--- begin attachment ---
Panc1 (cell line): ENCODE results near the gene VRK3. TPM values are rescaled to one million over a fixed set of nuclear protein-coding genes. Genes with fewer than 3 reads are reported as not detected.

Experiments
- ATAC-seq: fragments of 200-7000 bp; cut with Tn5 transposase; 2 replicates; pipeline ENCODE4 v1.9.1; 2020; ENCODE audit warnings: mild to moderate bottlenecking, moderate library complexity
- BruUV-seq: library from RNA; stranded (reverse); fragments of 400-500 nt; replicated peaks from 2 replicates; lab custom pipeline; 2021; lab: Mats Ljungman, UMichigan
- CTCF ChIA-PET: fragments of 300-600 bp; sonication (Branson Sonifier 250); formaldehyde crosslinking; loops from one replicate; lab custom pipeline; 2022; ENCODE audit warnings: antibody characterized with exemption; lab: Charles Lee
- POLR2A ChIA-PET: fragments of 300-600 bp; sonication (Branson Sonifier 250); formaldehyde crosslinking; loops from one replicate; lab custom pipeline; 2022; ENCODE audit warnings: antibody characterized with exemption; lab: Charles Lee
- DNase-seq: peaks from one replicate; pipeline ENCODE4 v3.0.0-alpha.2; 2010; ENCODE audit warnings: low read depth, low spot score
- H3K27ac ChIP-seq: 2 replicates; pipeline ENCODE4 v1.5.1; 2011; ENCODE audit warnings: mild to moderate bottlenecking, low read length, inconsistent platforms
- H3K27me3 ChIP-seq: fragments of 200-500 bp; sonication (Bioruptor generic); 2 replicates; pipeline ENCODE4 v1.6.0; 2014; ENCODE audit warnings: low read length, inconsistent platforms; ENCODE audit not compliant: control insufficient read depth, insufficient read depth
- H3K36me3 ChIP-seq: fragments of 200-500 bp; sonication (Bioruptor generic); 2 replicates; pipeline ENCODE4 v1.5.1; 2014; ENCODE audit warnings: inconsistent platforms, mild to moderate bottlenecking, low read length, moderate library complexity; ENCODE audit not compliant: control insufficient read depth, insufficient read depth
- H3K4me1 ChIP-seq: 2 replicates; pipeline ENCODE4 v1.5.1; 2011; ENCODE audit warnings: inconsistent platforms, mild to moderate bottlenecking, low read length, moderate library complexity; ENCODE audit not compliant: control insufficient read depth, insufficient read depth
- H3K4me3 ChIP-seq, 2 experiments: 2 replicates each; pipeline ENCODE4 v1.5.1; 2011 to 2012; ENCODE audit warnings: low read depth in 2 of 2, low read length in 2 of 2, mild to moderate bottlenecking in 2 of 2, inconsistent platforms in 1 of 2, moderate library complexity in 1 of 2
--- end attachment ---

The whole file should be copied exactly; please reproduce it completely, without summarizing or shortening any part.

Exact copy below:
Panc1 (cell line): ENCODE results near the gene VRK3. TPM values are rescaled to one million over a fixed set of nuclear protein-coding genes. Genes with fewer than 3 reads are reported as not detected.

Experiments
- ATAC-seq: fragments of 200-7000 bp; cut with Tn5 transposase; 2 replicates; pipeline ENCODE4 v1.9.1; 2020; ENCODE audit warnings: mild to moderate bottlenecking, moderate library complexity
- BruUV-seq: library from RNA; stranded (reverse); fragments of 400-500 nt; replicated peaks from 2 replicates; lab custom pipeline; 2021; lab: Mats Ljungman, UMichigan
- CTCF ChIA-PET: fragments of 300-600 bp; sonication (Branson Sonifier 250); formaldehyde crosslinking; loops from one replicate; lab custom pipeline; 2022; ENCODE audit warnings: antibody characterized with exemption; lab: Charles Lee
- POLR2A ChIA-PET: fragments of 300-600 bp; sonication (Branson Sonifier 250); formaldehyde crosslinking; loops from one replicate; lab custom pipeline; 2022; ENCODE audit warnings: antibody characterized with exemption; lab: Charles Lee
- DNase-seq: peaks from one replicate; pipeline ENCODE4 v3.0.0-alpha.2; 2010; ENCODE audit warnings: low read depth, low spot score
- H3K27ac ChIP-seq: 2 replicates; pipeline ENCODE4 v1.5.1; 2011; ENCODE audit warnings: mild to moderate bottlenecking, low read length, inconsistent platforms
- H3K27me3 ChIP-seq: fragments of 200-500 bp; sonication (Bioruptor generic); 2 replicates; pipeline ENCODE4 v1.6.0; 2014; ENCODE audit warnings: low read length, inconsistent platforms; ENCODE audit not compliant: control insufficient read depth, insufficient read depth
- H3K36me3 ChIP-seq: fragments of 200-500 bp; sonication (Bioruptor generic); 2 replicates; pipeline ENCODE4 v1.5.1; 2014; ENCODE audit warnings: inconsistent platforms, mild to moderate bottlenecking, low read length, moderate library complexity; ENCODE audit not compliant: control insufficient read depth, insufficient read depth
- H3K4me1 ChIP-seq: 2 replicates; pipeline ENCODE4 v1.5.1; 2011; ENCODE audit warnings: inconsistent platforms, mild to moderate bottlenecking, low read length, moderate library complexity; ENCODE audit not compliant: control insufficient read depth, insufficient read depth
- H3K4me3 ChIP-seq, 2 experiments: 2 replicates each; pipeline ENCODE4 v1.5.1; 2011 to 2012; ENCODE audit warnings: low read depth in 2 of 2, low read length in 2 of 2, mild to moderate bottlenecking in 2 of 2, inconsistent platforms in 1 of 2, moderate library complexity in 1 of 2